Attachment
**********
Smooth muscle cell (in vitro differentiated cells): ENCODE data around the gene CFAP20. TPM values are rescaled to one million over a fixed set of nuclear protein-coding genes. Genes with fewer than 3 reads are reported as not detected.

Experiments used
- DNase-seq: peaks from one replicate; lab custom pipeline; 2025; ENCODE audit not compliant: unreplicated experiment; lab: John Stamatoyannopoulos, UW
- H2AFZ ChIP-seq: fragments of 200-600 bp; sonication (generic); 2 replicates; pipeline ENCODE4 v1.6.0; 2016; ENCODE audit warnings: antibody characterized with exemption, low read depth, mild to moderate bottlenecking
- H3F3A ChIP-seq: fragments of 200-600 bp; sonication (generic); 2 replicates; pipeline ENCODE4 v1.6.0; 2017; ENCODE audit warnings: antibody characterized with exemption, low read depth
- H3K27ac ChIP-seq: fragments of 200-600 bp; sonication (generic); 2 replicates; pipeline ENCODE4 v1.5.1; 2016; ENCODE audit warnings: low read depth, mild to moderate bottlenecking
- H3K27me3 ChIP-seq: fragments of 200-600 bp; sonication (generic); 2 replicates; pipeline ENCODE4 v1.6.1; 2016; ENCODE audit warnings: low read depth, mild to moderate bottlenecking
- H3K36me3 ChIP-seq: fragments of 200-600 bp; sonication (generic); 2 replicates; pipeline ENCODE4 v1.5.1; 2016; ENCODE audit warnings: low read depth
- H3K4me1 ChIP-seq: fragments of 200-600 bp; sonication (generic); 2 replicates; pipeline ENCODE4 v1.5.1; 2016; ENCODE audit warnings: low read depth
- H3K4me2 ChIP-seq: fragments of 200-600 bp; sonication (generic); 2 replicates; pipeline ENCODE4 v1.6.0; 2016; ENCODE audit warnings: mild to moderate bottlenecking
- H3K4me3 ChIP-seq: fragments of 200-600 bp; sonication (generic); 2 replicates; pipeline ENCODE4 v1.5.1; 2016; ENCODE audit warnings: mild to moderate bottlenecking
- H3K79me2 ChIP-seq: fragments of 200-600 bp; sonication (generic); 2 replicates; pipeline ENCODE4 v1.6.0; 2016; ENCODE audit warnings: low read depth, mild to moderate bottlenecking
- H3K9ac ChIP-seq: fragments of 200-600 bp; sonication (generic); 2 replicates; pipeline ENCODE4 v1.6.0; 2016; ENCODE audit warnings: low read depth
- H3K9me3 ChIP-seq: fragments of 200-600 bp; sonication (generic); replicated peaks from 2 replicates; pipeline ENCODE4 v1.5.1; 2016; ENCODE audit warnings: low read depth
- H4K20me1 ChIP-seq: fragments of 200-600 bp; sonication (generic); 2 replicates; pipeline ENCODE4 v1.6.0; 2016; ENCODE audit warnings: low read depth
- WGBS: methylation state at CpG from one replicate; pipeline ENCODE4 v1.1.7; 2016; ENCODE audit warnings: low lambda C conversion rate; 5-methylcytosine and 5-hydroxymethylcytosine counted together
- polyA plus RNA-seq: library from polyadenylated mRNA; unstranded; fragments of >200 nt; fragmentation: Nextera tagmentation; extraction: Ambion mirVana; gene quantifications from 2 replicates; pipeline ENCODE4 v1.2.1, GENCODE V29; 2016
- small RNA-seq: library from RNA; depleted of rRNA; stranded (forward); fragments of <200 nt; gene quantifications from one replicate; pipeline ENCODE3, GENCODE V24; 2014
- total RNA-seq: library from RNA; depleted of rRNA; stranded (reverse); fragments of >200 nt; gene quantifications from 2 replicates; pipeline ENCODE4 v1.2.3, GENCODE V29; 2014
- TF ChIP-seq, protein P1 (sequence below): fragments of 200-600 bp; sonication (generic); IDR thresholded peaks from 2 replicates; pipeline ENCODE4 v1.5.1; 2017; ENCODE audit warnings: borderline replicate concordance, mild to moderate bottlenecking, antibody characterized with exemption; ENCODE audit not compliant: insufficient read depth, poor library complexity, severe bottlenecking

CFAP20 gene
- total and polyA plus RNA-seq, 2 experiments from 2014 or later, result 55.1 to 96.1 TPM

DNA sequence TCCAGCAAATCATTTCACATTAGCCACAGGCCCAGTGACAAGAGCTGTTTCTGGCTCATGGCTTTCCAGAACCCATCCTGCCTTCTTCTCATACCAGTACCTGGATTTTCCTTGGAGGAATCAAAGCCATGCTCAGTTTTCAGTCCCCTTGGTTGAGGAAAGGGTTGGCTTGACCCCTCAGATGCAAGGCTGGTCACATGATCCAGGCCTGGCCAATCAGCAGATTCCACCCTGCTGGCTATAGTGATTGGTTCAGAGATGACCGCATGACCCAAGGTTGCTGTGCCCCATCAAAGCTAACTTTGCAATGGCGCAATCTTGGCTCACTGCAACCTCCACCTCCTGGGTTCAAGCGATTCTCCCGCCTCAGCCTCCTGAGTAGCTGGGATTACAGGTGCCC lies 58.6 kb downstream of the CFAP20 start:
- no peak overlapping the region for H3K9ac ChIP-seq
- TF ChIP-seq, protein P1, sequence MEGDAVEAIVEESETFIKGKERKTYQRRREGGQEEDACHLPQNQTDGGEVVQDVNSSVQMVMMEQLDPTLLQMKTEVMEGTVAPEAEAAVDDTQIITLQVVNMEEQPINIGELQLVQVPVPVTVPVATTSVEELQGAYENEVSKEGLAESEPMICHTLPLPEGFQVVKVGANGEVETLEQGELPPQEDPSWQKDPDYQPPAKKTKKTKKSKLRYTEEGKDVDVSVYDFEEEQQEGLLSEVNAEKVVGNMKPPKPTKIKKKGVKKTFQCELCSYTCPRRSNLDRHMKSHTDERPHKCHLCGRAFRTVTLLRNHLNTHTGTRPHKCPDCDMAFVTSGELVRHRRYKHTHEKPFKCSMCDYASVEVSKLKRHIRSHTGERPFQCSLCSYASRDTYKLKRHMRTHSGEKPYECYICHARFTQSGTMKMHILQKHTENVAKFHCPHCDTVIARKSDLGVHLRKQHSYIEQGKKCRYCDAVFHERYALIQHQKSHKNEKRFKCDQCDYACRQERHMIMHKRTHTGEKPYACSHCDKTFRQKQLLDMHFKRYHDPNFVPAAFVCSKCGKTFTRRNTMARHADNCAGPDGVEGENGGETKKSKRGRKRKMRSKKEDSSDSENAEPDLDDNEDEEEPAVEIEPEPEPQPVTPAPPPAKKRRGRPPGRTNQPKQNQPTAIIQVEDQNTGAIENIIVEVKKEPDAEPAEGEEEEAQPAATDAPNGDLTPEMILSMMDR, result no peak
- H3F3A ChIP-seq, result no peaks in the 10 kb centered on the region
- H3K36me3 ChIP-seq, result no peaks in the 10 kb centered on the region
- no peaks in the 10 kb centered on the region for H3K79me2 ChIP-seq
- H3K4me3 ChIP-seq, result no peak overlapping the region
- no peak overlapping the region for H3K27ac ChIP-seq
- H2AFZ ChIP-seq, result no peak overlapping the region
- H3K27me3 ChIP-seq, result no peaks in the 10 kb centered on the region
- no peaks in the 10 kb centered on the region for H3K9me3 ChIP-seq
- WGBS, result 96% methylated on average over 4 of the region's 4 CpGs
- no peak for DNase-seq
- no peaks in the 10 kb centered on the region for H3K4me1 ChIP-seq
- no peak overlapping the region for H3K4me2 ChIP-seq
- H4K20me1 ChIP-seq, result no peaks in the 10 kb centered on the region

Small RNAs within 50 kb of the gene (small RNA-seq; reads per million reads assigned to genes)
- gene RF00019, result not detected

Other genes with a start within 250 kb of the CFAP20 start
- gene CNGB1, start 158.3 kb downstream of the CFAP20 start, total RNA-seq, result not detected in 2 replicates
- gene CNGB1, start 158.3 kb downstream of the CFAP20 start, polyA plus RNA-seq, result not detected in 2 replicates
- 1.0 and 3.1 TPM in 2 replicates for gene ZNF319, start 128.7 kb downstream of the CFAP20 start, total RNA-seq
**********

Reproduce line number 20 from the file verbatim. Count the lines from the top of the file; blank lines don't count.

- TF ChIP-seq, protein P1 (sequence below): fragments of 200-600 bp; sonication (generic); IDR thresholded peaks from 2 replicates; pipeline ENCODE4 v1.5.1; 2017; ENCODE audit warnings: borderline replicate concordance, mild to moderate bottlenecking, antibody characterized with exemption; ENCODE audit not compliant: insufficient read depth, poor library complexity, severe bottlenecking